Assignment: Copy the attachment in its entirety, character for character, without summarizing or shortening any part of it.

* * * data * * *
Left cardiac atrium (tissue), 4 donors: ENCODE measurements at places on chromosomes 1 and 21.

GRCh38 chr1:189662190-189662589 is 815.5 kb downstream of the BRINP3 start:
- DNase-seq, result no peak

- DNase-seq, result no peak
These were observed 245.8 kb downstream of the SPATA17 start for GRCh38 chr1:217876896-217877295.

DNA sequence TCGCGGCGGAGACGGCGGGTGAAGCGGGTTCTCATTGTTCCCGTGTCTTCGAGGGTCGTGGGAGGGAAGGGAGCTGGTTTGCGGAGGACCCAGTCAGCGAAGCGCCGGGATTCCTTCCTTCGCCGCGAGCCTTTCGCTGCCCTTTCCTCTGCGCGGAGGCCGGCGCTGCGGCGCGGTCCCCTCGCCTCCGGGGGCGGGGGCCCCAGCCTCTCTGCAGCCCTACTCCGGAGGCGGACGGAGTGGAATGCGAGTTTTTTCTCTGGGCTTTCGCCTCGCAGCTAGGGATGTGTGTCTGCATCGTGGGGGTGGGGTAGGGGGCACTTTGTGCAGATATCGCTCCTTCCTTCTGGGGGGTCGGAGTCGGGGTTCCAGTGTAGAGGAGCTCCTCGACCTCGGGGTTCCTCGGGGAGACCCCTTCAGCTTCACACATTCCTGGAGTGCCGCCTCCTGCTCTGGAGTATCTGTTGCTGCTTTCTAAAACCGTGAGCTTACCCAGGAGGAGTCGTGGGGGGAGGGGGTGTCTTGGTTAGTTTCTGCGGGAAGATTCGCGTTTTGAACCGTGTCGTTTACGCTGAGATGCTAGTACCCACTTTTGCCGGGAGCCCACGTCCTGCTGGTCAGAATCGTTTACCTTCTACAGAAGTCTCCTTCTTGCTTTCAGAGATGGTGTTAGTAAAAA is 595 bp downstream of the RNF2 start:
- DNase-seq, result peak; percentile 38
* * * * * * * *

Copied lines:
Left cardiac atrium (tissue), 4 donors: ENCODE measurements at places on chromosomes 1 and 21.

GRCh38 chr1:189662190-189662589 is 815.5 kb downstream of the BRINP3 start:
- DNase-seq, result no peak

- DNase-seq, result no peak
These were observed 245.8 kb downstream of the SPATA17 start for GRCh38 chr1:217876896-217877295.

DNA sequence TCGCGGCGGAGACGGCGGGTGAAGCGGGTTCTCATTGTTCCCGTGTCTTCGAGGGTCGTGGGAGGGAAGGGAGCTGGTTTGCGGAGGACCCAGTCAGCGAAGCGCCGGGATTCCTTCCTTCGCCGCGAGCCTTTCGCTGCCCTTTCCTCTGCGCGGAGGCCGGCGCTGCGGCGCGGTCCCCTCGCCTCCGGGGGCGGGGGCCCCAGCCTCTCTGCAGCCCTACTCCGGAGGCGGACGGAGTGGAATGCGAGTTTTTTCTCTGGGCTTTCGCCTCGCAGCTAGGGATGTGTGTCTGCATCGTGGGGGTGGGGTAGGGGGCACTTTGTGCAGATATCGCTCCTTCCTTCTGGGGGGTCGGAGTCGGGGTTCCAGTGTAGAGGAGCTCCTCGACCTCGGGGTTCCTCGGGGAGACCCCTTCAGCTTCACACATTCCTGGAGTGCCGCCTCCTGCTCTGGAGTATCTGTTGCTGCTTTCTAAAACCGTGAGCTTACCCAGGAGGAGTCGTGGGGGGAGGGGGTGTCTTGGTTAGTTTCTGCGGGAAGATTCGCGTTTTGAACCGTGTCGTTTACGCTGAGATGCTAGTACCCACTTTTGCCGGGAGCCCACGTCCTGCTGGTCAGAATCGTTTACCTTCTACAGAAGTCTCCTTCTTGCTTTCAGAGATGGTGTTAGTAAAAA is 595 bp downstream of the RNF2 start:
- DNase-seq, result peak; percentile 38